|Publication number||US6676784 B2|
|Application number||US 09/907,391|
|Publication date||Jan 13, 2004|
|Filing date||Jul 17, 2001|
|Priority date||Jul 17, 2001|
|Also published as||US20030015277|
|Publication number||09907391, 907391, US 6676784 B2, US 6676784B2, US-B2-6676784, US6676784 B2, US6676784B2|
|Inventors||Christopher D. Setzer, Harsaran S. Bahatia, Raymond M. Bryant, Michael S. Cranmer, Suresh Kadakia, Richard O. Seeger, Satyapal Singh Bhatia|
|Original Assignee||International Business Machines Corporation|
|Export Citation||BiBTeX, EndNote, RefMan|
|Patent Citations (10), Non-Patent Citations (1), Referenced by (20), Classifications (41), Legal Events (7)|
|External Links: USPTO, USPTO Assignment, Espacenet|
Multilayer ceramic substrates (MLC) are used in the production of electronic substrates and devices. The multilayer ceramic substrate typically includes alternating patterned metal layers sandwiched between ceramic layers. The patterned metal layers act as electrical conductors, whereas the ceramic layers act as a dielectric or insulating medium. For the purposes of interlayer interconnections, most of the ceramic layers have tiny holes or vias filled with an electrically conductive paste containing a low-resistance conductive material such as Ag, Ag/Pd alloy, Cu, or Au. The ceramic and metal layers are sintered to form vias, which provide the electrical connection between layers. In addition, the multilayer ceramic substrates may have termination pads for attaching semiconductor chips, connector leads, capacitors, resistors and the like.
The multilayer ceramic substrates are typically formed from ceramic green sheets in a layer-by-layer process that starts with a fired ceramic layer onto which alternating patterned layers of dielectric and metal conductive layers are sequentially deposited by a screening operation to form the multilayer ceramic structure. The layers can be sintered after each deposition or sintered after all the layers are deposited. Sintering at sufficiently high temperatures consolidates the metal, ceramic and usually glass particles into a dense, impervious monolith that provides mechanical support of the electrically continuous circuit traces formed within the ceramic dielectric. In practice, the layering process can be inefficient and requires the manufacturer to sequentially build the MLC structure from individual layers.
Another method to make multilayer ceramic substrates involves forming the dielectric into a tape by a casting process and punching the tape to form holes or “vias” into which a conductive metal paste is deposited along with metal traces that act as wiring. A number of these punched and metallized tapes are aligned, stacked and pressed into a laminate that is subsequently sintered. Such a methodology is a co-fired process in which the ceramic and metal powders are consolidated in essentially a single but often complex heating process. Similar to the layer by layer process, this type of process can be inefficient and requires the manufacturer to sequentially build the MLC structure from individual layers.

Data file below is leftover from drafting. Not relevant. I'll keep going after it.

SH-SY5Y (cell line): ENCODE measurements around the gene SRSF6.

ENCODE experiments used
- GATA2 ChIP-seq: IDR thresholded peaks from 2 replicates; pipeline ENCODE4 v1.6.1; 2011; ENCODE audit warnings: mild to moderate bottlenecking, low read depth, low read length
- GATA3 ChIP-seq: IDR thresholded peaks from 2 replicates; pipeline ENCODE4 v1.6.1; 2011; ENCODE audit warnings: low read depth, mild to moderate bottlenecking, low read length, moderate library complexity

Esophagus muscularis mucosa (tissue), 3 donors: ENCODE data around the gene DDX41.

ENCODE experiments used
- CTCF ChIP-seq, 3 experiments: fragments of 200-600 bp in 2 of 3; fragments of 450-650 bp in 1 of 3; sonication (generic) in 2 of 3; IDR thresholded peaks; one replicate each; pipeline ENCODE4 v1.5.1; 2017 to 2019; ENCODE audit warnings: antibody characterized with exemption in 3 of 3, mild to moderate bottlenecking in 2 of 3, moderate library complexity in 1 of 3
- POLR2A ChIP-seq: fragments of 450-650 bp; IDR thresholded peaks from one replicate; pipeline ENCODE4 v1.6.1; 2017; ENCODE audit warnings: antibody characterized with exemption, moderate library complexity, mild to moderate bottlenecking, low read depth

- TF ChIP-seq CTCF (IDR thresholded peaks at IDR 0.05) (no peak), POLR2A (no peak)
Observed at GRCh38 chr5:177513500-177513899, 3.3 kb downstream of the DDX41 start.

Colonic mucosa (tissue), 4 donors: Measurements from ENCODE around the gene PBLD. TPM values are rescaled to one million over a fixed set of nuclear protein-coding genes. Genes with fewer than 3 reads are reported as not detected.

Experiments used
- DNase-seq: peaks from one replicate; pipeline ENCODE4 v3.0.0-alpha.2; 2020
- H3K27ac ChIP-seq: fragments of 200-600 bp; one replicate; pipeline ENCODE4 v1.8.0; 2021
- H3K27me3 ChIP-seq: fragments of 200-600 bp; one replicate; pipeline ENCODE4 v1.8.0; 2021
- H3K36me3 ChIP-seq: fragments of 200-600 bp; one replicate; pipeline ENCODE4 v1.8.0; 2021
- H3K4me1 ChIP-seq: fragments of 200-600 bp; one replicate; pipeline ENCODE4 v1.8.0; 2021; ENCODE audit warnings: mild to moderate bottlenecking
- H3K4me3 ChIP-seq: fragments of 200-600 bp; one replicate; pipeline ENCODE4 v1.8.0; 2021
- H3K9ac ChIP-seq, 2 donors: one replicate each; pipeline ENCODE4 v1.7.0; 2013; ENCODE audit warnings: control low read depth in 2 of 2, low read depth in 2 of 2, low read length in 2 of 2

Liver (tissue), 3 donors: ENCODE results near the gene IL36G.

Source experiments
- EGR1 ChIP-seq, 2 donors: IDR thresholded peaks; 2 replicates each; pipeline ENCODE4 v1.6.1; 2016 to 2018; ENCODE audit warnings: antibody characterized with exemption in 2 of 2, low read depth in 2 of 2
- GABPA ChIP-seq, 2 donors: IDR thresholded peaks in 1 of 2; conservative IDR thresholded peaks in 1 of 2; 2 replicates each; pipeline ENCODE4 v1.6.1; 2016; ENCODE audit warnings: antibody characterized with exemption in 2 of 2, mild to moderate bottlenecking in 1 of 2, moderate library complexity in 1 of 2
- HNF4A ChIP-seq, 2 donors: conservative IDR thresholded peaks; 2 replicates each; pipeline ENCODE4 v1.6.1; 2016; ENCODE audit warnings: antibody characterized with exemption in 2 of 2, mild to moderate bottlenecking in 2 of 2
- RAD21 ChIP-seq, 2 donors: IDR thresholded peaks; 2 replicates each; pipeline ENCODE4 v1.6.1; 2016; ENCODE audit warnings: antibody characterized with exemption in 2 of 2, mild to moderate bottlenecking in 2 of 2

Traditional ceramic substrates are formed of aluminum oxide (Al2O3) which are typically bonded with a fused glass powder after sintering. Molybdenum and tungsten metal powders are commonly used as the electrical conductor since these materials provide high electrical conductivity while tolerating the high sintering temperatures without melting. Sintering such aluminum oxide ceramic substrates requires temperatures in excess of 1500° C.
Current fabrication of MLC substrates requires each individual layer to be sequentially built to form the complete structure. Consequently, each layer is treated as a custom fabricated layer, which results in inefficiencies and extended cycle times to manufacture the complete multilayer ceramic substrate.
A process for forming a multilayer ceramic substrate includes forming a universal monolith and a custom monolith. The universal monolith includes a plurality of universal layers and at least one conductive pathway extending therethrough. The universal layers are fabricated using standard design rules and may further include redundant conductive pathways. A bottom surface of the universal monolith is adapted to electrically communicate with a first electrical component. The custom monolith includes a plurality of custom layers and a conductive pathway extending therethrough. The custom layers are fabricated using standard or advanced design rules. An upper surface of the custom monolith is adapted to electrically communicate with a second electrical component. The custom monolith is placed onto the universal monolith and each one of the conductive pathways in the custom monolith is aligned with a corresponding conductive pathway in the universal monolith. The custom monolith and the universal monolith are then bonded together to form the multilayer ceramic substrate, wherein each one of the conductive pathways in the custom monolith is in electrical communication with the corresponding conductive pathway in the universal monolith.